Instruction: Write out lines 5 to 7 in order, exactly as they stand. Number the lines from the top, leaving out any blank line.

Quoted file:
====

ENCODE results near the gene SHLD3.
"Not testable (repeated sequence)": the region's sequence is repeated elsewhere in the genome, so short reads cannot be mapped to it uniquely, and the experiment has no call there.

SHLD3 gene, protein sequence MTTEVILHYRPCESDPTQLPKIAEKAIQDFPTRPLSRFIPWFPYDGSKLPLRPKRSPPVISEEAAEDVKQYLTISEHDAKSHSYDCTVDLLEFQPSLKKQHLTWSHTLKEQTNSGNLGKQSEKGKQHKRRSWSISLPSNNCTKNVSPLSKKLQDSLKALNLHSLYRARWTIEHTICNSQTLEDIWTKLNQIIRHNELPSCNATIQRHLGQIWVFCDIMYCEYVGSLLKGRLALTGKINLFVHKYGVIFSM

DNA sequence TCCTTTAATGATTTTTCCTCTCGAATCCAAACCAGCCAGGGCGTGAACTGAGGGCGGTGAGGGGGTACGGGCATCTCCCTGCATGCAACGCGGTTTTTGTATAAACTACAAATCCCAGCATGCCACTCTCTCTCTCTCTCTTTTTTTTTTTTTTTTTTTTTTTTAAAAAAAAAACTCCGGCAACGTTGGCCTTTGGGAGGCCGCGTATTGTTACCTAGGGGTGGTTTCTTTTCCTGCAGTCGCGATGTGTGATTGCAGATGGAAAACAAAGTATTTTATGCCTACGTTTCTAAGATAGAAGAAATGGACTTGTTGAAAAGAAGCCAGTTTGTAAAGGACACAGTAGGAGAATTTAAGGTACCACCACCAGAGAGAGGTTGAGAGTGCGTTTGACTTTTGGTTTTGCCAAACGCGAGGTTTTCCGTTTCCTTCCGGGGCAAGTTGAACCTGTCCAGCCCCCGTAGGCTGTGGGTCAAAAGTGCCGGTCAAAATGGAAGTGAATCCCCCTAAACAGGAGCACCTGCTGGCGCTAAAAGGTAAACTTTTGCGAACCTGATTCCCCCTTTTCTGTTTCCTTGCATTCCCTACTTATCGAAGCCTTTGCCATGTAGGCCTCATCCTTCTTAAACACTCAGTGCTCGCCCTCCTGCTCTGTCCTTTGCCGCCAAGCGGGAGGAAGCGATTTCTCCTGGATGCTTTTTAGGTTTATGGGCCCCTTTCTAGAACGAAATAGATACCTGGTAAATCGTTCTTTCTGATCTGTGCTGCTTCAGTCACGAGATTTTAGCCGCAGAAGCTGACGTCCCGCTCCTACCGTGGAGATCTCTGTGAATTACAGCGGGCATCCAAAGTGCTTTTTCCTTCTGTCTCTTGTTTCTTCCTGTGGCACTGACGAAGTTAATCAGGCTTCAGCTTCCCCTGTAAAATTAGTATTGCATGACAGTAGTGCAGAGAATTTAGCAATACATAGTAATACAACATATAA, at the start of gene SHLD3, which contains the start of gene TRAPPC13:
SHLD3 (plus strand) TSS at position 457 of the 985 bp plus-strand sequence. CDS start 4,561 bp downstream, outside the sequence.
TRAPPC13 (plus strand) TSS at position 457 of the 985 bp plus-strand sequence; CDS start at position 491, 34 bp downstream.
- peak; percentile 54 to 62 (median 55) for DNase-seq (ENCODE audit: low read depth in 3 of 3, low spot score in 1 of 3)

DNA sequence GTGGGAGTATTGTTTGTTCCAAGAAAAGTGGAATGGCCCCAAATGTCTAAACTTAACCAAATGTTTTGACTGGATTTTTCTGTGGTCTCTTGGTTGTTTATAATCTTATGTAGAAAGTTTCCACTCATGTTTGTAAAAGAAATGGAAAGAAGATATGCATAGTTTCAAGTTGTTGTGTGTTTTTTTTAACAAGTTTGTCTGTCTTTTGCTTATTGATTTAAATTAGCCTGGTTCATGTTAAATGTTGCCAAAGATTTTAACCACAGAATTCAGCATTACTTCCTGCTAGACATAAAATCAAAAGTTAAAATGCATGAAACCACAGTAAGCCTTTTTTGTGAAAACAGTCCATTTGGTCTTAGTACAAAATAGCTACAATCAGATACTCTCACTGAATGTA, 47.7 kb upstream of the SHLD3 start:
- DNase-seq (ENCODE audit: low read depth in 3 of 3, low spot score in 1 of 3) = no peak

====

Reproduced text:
SHLD3 (plus strand) TSS at position 457 of the 985 bp plus-strand sequence. CDS start 4,561 bp downstream, outside the sequence.
TRAPPC13 (plus strand) TSS at position 457 of the 985 bp plus-strand sequence; CDS start at position 491, 34 bp downstream.
- peak; percentile 54 to 62 (median 55) for DNase-seq (ENCODE audit: low read depth in 3 of 3, low spot score in 1 of 3)